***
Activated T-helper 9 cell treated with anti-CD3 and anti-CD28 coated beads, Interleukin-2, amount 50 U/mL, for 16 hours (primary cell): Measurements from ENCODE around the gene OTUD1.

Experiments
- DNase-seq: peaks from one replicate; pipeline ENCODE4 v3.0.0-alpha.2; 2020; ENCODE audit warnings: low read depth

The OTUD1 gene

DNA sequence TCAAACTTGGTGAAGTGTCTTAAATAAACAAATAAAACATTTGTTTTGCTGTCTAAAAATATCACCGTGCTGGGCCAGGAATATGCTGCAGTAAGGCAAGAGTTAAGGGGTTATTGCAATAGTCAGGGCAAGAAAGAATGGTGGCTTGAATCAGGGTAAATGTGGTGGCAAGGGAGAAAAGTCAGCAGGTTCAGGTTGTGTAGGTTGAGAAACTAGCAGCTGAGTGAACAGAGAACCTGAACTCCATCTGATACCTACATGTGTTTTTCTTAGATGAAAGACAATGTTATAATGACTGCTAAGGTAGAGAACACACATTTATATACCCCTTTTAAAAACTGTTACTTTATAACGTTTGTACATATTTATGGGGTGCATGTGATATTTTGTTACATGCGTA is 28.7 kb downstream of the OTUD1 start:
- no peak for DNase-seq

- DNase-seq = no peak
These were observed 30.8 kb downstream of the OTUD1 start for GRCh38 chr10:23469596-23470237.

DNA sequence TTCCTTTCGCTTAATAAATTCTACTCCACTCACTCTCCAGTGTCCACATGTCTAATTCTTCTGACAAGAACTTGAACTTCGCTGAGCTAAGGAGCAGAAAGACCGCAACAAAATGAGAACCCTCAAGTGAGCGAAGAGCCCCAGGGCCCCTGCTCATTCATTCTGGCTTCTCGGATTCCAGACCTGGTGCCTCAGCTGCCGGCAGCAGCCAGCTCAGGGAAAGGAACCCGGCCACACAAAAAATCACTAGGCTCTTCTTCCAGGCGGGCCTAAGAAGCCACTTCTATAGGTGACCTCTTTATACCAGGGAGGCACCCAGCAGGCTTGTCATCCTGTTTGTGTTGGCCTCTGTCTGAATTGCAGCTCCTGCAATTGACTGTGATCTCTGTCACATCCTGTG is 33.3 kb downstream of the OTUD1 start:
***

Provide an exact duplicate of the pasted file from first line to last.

Activated T-helper 9 cell treated with anti-CD3 and anti-CD28 coated beads, Interleukin-2, amount 50 U/mL, for 16 hours (primary cell): Measurements from ENCODE around the gene OTUD1.

Experiments
- DNase-seq: peaks from one replicate; pipeline ENCODE4 v3.0.0-alpha.2; 2020; ENCODE audit warnings: low read depth

The OTUD1 gene

DNA sequence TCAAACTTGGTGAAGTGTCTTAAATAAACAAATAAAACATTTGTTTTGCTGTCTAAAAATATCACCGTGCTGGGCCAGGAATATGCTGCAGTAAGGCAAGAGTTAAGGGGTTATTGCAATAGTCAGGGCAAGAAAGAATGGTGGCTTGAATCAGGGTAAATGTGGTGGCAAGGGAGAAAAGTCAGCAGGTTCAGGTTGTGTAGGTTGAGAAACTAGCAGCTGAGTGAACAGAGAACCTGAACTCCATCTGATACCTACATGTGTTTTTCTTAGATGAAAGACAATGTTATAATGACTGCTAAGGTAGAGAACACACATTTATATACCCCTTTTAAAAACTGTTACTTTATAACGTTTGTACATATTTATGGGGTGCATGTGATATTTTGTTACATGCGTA is 28.7 kb downstream of the OTUD1 start:
- no peak for DNase-seq

- DNase-seq = no peak
These were observed 30.8 kb downstream of the OTUD1 start for GRCh38 chr10:23469596-23470237.

DNA sequence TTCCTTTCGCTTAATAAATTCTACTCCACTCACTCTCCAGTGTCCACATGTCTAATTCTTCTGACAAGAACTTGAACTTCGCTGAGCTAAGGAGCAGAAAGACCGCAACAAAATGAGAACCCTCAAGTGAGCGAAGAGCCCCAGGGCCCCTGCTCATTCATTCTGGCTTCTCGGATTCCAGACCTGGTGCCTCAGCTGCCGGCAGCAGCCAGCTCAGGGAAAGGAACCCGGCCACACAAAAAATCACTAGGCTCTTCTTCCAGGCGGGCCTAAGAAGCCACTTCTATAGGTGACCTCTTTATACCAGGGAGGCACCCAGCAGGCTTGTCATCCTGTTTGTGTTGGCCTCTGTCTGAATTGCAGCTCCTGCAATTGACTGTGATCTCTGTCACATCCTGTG is 33.3 kb downstream of the OTUD1 start: